Players union says FIFA is moving to equalize conditions for women at World Cup
FIFA has committed to provide the same conditions for the players at this summer's Women's World Cup in Australia and New Zealand as the men get at their soccer showcase, according to FIFPro, an organization which represents professional footballers around the world.
That includes FIFA paying for a 50-person delegation for each team (up from 35 at the 2019 women's tournament), as well as providing business-class travel and single hotel rooms for the players.
FIFPro general secretary Jonas Baer-Hoffmann told reporters on Friday that FIFA, after several months of talks, has confirmed "that all these conditions will be equalized in this World Cup."
There is more work to be done on equalizing prize money, although FIFA has upped the purse for the women this summer.
Being treated the same as the men, including travel and resources, has been been one major asks of the Canadian women's team.
"The feedback that we got from the players on those experiences and why it's so important to have the option of single rooms was it's very draining being at a World Cup, it takes a lot out of you," said Sarah Gregorius, FIFPro director of policy and strategic relations, women’s football.
"And the ability to decompress and have time for yourself from a mental well-being and performance perspective is really important. It's really challenging to do that when you have a roommate."
Gregorius won 100 caps for New Zealand and played at the 2011, '15 and '19 World Cups.
Last week, FIFA announced a US$152-million fund for this summer's Women's World Cup, which is the first 32-team women's competition, covering prize money, team preparation and payments to players' clubs.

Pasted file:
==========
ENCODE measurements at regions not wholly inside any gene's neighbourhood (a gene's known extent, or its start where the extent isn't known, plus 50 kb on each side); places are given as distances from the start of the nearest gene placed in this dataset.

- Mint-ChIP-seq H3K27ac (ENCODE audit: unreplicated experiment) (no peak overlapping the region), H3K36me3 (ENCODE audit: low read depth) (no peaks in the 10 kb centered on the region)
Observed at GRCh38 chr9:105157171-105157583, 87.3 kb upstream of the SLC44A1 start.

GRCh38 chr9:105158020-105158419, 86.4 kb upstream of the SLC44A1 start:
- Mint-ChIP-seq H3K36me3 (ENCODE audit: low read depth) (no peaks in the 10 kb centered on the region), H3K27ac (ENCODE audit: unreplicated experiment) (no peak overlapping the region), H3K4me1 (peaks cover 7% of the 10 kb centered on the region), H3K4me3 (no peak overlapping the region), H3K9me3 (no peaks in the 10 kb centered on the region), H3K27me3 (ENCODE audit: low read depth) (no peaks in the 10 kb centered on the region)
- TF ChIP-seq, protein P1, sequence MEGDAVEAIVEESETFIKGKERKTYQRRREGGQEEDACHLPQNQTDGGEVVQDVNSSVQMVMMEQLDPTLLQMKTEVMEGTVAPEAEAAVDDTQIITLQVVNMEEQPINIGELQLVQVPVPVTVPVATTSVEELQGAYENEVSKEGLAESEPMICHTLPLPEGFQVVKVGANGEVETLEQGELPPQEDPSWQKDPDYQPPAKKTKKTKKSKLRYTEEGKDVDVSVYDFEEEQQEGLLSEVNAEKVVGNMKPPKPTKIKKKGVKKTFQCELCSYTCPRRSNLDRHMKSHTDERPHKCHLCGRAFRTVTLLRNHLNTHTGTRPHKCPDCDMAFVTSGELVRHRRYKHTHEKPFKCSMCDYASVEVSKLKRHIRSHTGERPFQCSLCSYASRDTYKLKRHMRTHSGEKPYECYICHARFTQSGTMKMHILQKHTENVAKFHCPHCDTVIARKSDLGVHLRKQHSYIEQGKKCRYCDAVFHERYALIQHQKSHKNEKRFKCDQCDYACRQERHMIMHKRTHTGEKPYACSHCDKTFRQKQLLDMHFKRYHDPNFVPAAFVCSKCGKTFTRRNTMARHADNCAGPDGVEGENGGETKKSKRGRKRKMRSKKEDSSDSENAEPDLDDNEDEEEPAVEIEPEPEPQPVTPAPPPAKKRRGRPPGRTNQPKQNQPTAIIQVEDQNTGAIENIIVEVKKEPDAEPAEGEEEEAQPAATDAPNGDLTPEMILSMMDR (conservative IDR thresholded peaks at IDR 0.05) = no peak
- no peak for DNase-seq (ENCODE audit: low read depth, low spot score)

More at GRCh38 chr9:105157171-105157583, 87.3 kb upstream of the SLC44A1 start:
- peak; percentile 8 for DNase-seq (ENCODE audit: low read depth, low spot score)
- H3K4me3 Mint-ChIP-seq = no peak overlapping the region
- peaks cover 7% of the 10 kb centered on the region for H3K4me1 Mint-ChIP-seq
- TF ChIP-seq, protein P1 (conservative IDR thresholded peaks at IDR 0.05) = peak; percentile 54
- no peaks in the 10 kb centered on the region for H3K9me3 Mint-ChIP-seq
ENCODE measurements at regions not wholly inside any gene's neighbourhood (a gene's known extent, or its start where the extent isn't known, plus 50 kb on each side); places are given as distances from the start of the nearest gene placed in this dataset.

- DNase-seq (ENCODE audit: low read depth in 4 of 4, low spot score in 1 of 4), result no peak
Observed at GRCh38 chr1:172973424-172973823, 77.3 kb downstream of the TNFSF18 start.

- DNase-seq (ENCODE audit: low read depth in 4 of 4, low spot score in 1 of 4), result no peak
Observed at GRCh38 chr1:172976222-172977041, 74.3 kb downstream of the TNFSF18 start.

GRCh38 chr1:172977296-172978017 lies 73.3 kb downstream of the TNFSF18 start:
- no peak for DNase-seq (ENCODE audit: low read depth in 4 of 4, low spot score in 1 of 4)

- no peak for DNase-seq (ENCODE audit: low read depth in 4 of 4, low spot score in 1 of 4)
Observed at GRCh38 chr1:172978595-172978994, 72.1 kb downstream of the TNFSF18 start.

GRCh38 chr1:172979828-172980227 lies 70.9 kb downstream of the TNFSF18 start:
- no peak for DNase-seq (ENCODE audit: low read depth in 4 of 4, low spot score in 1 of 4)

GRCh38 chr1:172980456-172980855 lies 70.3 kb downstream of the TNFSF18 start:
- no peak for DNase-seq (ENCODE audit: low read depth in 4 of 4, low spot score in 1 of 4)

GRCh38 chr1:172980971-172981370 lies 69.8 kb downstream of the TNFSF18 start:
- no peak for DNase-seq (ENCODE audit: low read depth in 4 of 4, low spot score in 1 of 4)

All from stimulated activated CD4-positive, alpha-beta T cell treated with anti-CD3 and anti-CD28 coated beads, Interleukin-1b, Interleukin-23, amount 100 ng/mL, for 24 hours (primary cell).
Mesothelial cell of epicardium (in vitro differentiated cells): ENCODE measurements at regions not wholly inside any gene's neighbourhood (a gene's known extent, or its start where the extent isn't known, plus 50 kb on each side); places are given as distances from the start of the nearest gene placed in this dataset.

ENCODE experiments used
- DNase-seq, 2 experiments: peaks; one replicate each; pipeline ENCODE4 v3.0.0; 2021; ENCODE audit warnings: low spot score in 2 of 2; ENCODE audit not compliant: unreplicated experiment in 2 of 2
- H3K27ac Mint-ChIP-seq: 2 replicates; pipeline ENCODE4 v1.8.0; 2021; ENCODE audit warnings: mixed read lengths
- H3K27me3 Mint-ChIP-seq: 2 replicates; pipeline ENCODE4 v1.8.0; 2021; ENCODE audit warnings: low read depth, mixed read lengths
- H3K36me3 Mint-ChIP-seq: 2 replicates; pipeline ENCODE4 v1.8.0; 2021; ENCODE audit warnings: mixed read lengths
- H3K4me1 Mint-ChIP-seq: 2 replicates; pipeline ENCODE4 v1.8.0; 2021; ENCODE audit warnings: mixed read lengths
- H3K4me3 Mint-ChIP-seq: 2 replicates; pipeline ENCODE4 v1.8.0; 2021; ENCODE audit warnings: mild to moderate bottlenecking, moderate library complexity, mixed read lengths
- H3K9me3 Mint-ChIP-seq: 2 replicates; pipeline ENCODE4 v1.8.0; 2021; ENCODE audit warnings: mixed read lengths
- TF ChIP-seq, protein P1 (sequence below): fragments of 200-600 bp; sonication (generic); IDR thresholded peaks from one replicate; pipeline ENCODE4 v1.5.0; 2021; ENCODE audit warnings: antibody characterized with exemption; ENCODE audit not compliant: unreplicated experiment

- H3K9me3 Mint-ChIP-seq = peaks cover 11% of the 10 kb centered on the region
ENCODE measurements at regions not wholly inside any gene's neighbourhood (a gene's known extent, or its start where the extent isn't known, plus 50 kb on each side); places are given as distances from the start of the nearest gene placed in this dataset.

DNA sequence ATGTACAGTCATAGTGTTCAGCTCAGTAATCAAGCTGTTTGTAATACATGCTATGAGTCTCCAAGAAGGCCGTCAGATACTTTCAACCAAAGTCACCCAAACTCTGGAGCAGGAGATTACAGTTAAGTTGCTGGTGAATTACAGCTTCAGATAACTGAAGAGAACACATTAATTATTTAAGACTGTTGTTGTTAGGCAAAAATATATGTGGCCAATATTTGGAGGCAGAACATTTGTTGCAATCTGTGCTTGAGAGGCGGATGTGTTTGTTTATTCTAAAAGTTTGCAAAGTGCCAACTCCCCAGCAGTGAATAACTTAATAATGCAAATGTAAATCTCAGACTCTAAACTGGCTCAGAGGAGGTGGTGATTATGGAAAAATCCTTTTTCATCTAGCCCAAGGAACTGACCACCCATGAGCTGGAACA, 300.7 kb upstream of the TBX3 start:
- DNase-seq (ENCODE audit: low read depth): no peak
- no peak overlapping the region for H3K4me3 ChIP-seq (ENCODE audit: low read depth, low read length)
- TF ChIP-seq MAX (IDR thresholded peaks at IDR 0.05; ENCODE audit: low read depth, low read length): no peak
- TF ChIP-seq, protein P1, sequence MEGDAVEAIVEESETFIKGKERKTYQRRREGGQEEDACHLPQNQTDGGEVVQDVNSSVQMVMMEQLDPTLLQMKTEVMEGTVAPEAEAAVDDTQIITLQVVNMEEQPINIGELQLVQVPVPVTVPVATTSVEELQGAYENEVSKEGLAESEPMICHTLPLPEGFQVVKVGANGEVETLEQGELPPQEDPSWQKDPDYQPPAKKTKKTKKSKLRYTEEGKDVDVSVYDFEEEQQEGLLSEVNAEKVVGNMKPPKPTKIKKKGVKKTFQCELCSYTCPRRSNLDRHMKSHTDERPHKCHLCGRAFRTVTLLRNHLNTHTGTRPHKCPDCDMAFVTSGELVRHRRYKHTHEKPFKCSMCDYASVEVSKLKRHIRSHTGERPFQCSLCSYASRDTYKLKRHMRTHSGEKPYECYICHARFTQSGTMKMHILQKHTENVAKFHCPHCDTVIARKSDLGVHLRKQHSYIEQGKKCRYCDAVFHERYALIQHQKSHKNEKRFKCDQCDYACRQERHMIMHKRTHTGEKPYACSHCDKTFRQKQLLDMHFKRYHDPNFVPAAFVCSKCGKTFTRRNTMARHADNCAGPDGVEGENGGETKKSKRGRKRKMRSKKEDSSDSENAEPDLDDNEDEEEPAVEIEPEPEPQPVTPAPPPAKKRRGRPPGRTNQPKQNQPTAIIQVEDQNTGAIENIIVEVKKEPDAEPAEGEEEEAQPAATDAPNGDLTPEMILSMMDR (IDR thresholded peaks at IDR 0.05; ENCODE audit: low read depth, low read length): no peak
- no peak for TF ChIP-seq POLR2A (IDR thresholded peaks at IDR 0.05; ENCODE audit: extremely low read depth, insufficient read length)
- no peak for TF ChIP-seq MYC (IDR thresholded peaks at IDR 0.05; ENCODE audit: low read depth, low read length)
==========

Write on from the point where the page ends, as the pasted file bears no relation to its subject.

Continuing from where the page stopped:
FIFA president Gianni Infantino also set a target of equal prize money for men and women at their next World Cups Cups, in 2026 and 2027, respectively.
The 32 men's teams shared US$440 million in prize money at last year's World Cup in Qatar. Canada earned US$9 million for its participation plus US$1.5 million to help prepare for the tournament.
Argentina collected US$42 million for winning in Qatar. In comparison, the U.S. women won US$4 million out of a prize of US$30 million for the 2019 Women's World Cup in France.
In October, FIFPro sent FIFA a letter signed by 150 women's national team players from 25 countries, including Canada, asking FIFA for equal World Cup prize money.
The letter also asked for equal treatment and conditions for women's teams at the World Cup.
Infantino said some of the US$110 million in women's prize money at this summer's World Cup should be dedicated to paying players. FIFPro has asked FIFA to secure a "global guarantee of at least 30 percent of prize money'' that is paid to players.
"That is indeed one of the areas where we are still seeking some clarity," Baer-Hoffmann told a virtual availability Friday. "Although I will say the conversations around these actually were encouraging until now."
The 30 per cent threshold was chosen, he said, after analysis of current agreements around the world. A few countries have higher thresholds, with Australia at 40 per cent and the U.S. at 90 per cent (moving down to 80 per cent).
Canada Soccer has offered to put 40 per cent of the men’s FIFA World Cup prize funds (approximately US$3.6 million) into a prize pool as well as up to 75 per cent of the women’s World Cup prize funds (estimated to be US$1 million to $4 million), to be split between the two teams.
Female players worldwide have been fighting for equal pay and equal respect with men's national teams. Baer-Hoffmann says FIFA has taken notice.
"If you see what's going on in so many countries around the world at the minute — Canada. Spain, France, etc. — where players literally put a part of their career to the side in order to fight against some of these inequalities and inappropriate conditions, then if you're governing the world game, if you're sitting on the big competition, making a choice on which side of that fence you're going to stand and sit, I think it just makes a whole lot of sense to push ahead," said Baer-Hoffmann.
He said he hopes that final details on improving conditions can be firmed up in talks scheduled with FIFA in the next few weeks.
This will also be the first World Cup where the women's teams have dedicated training bases.
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This report by The Canadian Press was first published March 24, 2023.
Neil Davidson, The Canadian Press